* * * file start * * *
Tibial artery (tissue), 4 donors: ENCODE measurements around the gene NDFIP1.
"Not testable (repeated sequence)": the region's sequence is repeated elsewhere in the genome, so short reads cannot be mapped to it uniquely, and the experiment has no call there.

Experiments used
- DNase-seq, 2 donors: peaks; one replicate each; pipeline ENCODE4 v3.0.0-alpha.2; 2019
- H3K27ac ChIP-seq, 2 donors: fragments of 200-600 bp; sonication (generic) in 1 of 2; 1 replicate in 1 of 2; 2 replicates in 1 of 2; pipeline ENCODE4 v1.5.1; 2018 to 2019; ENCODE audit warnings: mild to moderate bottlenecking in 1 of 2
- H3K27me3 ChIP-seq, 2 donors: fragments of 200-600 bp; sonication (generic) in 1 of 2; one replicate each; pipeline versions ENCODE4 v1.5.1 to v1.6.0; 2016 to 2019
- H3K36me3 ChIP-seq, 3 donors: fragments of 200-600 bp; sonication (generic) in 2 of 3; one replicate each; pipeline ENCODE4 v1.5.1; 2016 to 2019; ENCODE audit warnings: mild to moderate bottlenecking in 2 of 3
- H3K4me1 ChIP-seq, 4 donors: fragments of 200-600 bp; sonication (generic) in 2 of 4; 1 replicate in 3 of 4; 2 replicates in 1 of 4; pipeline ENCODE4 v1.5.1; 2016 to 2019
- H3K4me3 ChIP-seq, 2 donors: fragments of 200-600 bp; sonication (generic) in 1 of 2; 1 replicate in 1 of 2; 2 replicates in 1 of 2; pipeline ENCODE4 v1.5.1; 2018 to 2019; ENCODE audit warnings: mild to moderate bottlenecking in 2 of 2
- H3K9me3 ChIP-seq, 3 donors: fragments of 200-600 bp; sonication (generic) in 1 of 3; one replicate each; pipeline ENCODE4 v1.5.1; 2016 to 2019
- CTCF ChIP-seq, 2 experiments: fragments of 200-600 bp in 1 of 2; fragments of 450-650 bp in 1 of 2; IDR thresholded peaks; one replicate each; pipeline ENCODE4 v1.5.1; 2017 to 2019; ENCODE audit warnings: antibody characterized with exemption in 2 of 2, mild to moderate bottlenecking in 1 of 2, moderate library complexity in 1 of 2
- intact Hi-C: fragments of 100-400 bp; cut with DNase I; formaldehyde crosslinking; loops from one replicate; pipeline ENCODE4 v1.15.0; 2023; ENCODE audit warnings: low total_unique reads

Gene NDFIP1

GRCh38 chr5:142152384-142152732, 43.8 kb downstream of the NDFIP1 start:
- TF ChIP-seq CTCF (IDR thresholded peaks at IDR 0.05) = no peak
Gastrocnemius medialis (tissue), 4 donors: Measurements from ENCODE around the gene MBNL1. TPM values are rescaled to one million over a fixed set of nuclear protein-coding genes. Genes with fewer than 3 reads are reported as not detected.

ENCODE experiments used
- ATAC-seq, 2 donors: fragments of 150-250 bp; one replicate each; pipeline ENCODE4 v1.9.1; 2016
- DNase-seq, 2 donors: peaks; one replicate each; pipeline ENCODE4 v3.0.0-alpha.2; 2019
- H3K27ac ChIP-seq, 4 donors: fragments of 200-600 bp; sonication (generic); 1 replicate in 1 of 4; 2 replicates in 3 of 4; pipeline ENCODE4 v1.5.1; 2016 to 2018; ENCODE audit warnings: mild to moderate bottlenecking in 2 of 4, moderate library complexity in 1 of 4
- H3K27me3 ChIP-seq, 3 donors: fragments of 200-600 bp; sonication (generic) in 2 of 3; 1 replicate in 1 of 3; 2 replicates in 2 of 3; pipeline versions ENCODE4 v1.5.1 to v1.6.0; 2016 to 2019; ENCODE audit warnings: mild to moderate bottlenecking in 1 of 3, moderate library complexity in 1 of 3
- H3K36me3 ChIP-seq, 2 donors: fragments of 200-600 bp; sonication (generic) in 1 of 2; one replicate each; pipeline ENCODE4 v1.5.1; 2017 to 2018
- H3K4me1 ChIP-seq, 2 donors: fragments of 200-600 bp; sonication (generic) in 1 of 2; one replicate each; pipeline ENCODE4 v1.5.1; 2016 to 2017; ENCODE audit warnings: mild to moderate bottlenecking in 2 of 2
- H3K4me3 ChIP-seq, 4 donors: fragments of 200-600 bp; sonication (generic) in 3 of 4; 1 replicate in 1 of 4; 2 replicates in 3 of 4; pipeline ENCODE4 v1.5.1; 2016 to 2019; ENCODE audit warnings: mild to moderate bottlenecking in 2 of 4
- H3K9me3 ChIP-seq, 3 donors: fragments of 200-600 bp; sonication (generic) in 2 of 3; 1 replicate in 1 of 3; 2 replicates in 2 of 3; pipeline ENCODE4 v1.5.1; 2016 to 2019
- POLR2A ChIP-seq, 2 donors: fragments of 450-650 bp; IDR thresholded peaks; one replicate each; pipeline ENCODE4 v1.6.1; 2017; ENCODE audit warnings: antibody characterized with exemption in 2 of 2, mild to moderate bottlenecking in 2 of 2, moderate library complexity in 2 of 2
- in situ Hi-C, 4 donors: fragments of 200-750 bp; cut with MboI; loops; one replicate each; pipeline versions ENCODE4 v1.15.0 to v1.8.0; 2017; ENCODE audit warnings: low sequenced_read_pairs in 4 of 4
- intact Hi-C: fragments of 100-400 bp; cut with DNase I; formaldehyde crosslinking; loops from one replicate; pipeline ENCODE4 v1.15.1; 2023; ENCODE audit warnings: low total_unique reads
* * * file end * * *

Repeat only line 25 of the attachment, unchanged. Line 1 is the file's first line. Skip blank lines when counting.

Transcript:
- H3K9me3 ChIP-seq, 3 donors: fragments of 200-600 bp; sonication (generic) in 2 of 3; 1 replicate in 1 of 3; 2 replicates in 2 of 3; pipeline ENCODE4 v1.5.1; 2016 to 2019